Editor's Note: The following image and text is from The Institute of Modern Russia's photography exhibition "Russian Visionaries. Into the Light." The photograph is by Kirill Nikitenko. The text is by Garry Kasparov, the Russian political activist and former World Chess Champion.
Text by Garry Kasparov:
After these elections, even Russians who are far removed from the opposition wonder about their own future and that of their children. And the answers to their questions are heard in the form of the harshest accusations against the current regime.
The world is on the verge of great economic turmoil. It is clear that Putin's Russia is absolutely unprepared for the challenges of these times. By February 2013, I predict the global crisis will gain momentum at this time. Adjustments to oil prices are possible. Markets will fall. Most likely, the ruble will continue to lose value. In this case, I'm afraid that the analogy with Egypt might be too weak. There is no doubt that Putin would give orders to fire on his own people. He is ready to fight and spill blood because he has nowhere to go. The question is whether there are enough people willing to resist.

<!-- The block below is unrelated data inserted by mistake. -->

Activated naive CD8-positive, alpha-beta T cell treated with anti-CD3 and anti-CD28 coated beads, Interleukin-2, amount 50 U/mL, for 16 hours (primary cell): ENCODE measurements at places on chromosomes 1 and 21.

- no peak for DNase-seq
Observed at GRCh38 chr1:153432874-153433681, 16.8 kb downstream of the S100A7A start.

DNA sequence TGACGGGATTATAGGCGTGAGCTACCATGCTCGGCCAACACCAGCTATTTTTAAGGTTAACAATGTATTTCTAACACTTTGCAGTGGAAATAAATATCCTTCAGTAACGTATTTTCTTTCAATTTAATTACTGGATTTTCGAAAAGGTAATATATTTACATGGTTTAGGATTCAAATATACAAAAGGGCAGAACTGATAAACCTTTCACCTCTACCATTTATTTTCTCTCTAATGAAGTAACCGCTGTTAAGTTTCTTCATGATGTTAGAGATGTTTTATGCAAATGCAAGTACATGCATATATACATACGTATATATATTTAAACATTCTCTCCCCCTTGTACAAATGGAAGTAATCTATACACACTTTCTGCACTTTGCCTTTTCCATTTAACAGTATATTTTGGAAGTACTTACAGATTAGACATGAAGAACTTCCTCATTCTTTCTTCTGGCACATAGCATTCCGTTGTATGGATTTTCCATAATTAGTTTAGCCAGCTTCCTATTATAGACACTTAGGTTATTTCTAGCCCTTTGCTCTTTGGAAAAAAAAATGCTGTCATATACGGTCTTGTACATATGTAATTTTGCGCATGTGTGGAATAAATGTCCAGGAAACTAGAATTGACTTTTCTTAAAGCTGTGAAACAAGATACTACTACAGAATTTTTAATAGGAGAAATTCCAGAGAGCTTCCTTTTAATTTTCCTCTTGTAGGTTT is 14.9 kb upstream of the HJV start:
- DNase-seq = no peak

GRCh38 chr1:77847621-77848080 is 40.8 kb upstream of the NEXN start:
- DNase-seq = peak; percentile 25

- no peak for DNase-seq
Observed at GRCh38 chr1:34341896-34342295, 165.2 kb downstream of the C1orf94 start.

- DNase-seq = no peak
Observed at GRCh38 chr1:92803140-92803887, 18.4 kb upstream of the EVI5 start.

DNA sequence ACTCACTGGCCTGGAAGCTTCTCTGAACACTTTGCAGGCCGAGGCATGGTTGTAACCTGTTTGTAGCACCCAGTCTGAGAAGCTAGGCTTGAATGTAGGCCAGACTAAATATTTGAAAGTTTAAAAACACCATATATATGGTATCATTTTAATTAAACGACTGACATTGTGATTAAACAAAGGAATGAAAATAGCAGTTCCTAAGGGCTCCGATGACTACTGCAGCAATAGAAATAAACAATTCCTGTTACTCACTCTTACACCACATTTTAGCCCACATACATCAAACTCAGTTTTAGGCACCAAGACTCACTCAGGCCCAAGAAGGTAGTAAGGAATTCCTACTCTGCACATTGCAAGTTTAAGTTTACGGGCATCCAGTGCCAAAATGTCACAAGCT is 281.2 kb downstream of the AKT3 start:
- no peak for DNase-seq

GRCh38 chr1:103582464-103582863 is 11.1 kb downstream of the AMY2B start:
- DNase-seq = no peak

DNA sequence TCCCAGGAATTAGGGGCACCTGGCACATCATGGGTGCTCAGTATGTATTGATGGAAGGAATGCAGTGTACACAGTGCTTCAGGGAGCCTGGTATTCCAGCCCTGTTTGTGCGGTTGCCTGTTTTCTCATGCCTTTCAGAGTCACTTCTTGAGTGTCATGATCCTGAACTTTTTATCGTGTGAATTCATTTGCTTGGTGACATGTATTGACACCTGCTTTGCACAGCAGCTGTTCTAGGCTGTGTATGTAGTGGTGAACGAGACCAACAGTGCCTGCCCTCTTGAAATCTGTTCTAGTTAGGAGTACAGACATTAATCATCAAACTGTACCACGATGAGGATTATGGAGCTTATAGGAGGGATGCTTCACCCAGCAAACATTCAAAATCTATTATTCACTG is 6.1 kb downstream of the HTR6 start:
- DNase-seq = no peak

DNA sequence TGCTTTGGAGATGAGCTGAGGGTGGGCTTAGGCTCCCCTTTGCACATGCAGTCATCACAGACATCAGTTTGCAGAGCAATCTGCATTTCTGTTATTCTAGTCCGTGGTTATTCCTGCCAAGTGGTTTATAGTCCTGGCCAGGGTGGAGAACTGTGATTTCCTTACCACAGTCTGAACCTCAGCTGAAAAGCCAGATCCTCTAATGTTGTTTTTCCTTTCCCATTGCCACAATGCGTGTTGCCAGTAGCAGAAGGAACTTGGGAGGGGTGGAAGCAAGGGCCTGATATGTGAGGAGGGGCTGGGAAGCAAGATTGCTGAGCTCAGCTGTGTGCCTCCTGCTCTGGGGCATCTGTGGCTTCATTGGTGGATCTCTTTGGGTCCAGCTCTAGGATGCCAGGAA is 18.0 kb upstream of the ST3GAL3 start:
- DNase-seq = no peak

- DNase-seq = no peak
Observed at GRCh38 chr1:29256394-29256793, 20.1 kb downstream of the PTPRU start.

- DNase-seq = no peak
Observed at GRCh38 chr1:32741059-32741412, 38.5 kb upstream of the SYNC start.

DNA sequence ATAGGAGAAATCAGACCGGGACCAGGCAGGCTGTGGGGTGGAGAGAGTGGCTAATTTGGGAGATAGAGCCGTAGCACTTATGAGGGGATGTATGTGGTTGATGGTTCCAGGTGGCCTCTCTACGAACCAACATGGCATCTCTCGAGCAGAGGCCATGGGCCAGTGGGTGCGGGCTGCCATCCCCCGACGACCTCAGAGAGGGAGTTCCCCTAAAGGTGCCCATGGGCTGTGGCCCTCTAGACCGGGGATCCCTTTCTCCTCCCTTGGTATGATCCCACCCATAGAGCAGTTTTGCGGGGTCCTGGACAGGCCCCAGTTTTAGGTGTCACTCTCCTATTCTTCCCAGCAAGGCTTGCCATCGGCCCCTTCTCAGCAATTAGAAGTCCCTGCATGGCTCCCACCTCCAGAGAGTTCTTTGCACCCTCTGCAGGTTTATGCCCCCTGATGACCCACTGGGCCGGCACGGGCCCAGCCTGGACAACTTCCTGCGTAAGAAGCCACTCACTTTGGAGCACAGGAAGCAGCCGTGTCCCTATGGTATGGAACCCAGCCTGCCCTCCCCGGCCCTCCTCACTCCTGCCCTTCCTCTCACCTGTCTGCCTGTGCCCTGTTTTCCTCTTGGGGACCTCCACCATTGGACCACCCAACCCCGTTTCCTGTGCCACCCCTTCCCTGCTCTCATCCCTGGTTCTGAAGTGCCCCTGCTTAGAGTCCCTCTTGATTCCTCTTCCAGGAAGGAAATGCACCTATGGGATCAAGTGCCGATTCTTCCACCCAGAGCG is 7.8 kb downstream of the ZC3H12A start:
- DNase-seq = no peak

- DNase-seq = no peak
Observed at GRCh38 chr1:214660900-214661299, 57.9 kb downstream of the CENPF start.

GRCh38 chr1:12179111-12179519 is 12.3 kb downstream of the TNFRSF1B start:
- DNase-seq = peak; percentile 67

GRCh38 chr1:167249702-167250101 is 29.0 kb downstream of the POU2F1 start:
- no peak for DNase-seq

Therefore, the opposition should realize that parallel alternatives must be created. Today, there are several interesting projects related to the creation of alternative Internet spaces and online independent television outlets. We just have to distance ourselves from this government and build our own. We need to build links between the hundreds of thousands of people who are ready to do something, but who are still in a vacuum. They must be linked together via horizontal networks that will, in time, save the country from the inevitable collapse of the regime.
Russia should not perish along with the Putin regime, but unfortunately, the likelihood of such a catastrophic scenario increases every day. People who are active, hold a clearly defined position, and who are ready to act as free citizens could quickly create a qualitatively different situation in Russia. So the answer to the question of what happens during the regime's death throes depends on the willingness of many people to take part in these changes.
The views expressed in this article are solely those of Garry Kasparov.